By Norma Landau
Written from Marxist and liberal views, this research examines how eighteenth-century English legislation was once outlined and administered. It introduces present debates approximately British society within the period within which England grew to become the world's top country. Contributions from top overseas historians examine eighteenth-century criminal associations relating to modern ideas of corruption, oppression and institutional potency. the result's an unique account of the felony foundation of eighteenth-century society.
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Extra resources for Law, crime, and English society, 1660-1830
The English magistracy and King’s Bench, 1740–1800 25 In 1701 it was probably the thirteenth most populous county outside London and Middlesex; in 1801, with a population of about 250,000, it was the eighth largest. 17 Some said that justices’ summary convictions removed into King’s Bench were usually doomed: ‘there are less difﬁculties in penning the proceedings by action or information, than in wording a conviction [on the game laws] before a Justice, very few of which are able to stand the test when removed into the King’s Bench.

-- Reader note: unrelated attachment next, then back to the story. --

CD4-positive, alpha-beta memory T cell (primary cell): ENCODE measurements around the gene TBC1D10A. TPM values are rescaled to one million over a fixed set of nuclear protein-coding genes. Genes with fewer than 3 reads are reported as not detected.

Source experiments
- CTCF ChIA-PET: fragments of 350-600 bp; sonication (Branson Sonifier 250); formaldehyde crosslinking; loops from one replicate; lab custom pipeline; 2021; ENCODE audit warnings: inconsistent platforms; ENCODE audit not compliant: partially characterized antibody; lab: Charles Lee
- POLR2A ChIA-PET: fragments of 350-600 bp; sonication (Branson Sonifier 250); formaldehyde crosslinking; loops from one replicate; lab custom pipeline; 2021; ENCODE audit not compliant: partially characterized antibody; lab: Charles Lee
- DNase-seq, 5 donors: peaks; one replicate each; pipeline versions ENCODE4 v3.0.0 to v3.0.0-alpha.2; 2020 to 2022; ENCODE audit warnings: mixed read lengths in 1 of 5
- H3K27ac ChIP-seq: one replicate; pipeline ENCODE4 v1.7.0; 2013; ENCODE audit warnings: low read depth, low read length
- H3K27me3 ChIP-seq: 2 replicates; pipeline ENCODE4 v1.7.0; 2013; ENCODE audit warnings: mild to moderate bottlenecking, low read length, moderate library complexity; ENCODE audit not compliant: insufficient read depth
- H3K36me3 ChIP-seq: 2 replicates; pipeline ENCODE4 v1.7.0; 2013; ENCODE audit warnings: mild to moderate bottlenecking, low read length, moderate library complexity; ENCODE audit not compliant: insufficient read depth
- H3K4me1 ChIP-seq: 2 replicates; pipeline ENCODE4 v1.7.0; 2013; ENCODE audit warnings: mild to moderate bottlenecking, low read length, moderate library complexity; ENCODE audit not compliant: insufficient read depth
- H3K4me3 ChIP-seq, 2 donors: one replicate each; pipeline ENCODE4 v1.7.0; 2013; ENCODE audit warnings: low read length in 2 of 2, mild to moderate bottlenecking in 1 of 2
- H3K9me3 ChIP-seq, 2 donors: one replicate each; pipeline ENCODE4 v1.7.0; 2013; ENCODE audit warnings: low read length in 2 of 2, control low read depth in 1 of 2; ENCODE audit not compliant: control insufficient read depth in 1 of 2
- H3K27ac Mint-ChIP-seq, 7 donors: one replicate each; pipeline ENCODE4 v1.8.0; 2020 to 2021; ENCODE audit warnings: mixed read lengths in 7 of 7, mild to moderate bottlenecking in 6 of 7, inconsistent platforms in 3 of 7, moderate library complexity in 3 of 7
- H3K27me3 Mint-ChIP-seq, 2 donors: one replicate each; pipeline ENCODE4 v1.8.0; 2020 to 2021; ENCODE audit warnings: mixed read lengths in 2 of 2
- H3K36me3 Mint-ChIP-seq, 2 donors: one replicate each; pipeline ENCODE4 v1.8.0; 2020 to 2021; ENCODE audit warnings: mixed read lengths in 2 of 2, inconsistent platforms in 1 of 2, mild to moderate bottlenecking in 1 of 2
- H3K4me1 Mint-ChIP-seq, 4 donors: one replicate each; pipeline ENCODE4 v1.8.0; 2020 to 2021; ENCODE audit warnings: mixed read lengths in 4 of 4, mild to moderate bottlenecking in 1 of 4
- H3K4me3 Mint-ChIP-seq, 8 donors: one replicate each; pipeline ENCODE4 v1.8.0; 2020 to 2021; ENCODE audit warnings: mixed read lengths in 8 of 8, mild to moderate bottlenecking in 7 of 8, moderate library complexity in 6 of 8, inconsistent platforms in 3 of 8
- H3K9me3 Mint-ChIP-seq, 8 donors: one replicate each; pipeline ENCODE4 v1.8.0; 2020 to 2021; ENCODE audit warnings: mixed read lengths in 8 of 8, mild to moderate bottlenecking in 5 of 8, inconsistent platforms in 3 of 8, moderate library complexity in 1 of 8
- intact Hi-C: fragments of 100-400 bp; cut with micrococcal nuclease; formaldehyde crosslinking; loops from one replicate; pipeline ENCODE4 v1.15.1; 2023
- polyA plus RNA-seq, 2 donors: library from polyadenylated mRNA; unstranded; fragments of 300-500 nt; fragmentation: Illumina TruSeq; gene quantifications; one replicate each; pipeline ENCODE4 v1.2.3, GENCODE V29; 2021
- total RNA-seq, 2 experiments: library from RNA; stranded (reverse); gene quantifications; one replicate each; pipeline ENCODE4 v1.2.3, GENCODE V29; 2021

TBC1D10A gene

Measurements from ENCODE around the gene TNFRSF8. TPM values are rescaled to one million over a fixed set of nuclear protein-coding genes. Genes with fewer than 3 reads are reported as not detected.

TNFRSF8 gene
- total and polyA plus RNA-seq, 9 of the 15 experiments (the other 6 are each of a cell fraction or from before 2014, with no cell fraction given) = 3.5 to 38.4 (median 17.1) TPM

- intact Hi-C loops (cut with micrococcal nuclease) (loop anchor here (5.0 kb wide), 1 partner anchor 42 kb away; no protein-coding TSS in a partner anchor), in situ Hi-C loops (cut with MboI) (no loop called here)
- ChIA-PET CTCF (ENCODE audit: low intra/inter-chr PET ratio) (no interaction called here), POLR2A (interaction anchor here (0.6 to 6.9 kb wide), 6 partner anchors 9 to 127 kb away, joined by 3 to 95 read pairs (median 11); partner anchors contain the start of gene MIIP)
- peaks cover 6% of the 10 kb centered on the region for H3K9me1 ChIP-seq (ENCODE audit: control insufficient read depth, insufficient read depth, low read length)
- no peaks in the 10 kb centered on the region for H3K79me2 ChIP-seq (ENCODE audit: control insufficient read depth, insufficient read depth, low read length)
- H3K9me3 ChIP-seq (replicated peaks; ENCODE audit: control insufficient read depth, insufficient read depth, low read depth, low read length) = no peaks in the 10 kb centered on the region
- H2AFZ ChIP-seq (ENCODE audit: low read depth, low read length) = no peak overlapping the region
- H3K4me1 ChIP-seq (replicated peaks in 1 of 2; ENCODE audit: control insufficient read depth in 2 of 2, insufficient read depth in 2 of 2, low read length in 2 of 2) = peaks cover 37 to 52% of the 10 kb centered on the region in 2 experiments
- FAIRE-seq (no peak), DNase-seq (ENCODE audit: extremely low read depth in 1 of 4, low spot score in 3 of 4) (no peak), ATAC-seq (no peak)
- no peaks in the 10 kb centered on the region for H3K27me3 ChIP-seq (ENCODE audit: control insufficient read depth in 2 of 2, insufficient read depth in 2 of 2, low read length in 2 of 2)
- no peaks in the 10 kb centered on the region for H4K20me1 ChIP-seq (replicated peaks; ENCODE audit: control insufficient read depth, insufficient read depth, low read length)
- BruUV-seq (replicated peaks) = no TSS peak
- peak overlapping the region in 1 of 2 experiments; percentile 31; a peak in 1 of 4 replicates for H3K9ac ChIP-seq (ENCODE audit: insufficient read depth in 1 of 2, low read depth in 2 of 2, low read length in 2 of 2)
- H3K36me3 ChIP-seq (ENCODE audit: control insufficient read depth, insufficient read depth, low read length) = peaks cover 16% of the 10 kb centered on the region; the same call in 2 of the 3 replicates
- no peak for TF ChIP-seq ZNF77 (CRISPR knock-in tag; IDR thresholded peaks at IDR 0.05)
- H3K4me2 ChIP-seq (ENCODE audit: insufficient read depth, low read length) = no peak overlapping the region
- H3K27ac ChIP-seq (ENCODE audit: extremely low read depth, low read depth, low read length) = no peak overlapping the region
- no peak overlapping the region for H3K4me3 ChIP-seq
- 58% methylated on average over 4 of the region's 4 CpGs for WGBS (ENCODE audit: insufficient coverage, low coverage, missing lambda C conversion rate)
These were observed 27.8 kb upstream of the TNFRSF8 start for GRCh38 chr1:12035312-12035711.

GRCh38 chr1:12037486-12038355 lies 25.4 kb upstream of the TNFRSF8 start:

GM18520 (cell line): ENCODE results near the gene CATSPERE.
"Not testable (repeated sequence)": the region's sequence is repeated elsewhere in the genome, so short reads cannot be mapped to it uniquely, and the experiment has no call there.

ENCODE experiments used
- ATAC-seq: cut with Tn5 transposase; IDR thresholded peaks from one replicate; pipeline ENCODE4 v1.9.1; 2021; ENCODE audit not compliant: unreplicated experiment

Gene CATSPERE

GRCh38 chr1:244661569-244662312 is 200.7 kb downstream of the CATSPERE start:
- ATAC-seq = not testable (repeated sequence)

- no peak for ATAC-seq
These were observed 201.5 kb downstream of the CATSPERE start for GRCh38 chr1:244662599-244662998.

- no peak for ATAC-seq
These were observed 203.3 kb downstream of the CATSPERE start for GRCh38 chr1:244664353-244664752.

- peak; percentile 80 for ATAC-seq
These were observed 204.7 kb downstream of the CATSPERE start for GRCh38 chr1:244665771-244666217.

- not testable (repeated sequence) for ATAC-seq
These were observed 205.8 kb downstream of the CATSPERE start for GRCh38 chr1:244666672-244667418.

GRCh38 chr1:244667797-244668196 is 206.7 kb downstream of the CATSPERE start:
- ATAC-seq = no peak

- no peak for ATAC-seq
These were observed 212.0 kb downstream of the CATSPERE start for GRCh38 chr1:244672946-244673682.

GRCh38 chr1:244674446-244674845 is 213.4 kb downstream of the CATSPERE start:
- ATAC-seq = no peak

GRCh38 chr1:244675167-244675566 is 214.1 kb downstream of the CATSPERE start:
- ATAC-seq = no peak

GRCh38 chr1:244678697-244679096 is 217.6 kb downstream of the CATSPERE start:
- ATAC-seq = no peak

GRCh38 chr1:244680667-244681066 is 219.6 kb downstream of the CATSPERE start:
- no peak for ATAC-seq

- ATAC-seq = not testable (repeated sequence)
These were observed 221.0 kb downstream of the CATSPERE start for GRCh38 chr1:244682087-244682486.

13 Such cases were not numerous in Staffordshire, but neither were they unknown, and the archival record reveals some of the strategic considerations behind them. In the last six decades of the eighteenth century in Staffordshire there were thirteen applications for criminal informations against ﬁfteen different magistrates for misdemeanour in the execution of their ofﬁce. There were also eleven proceedings on writs of certiorari directed to eight 10 11 12 13 Thomas Gisborne, An inquiry into the duties of men in the higher ranks and middle classes (London, 1794), pp.
54 Gough’s in-laws agreed. 55 Gough drove a very hard bargain in negotiations for the settlement. , Gough 7423, passim. I discuss some of these cases elsewhere, and others below. Robert K. Dent and Joseph Hill, Historic Staffordshire (London, 1896), p. ], 25 February, 26 August 1782; Staffs. Advertiser, 9 February 1828. Stebbing Shaw wrote about 1799 that Perry Hall was owned by Gough, ‘whose well-known liberality and kindness prohibited me giving, by personal inspection, even an external description of this old moated mansion’.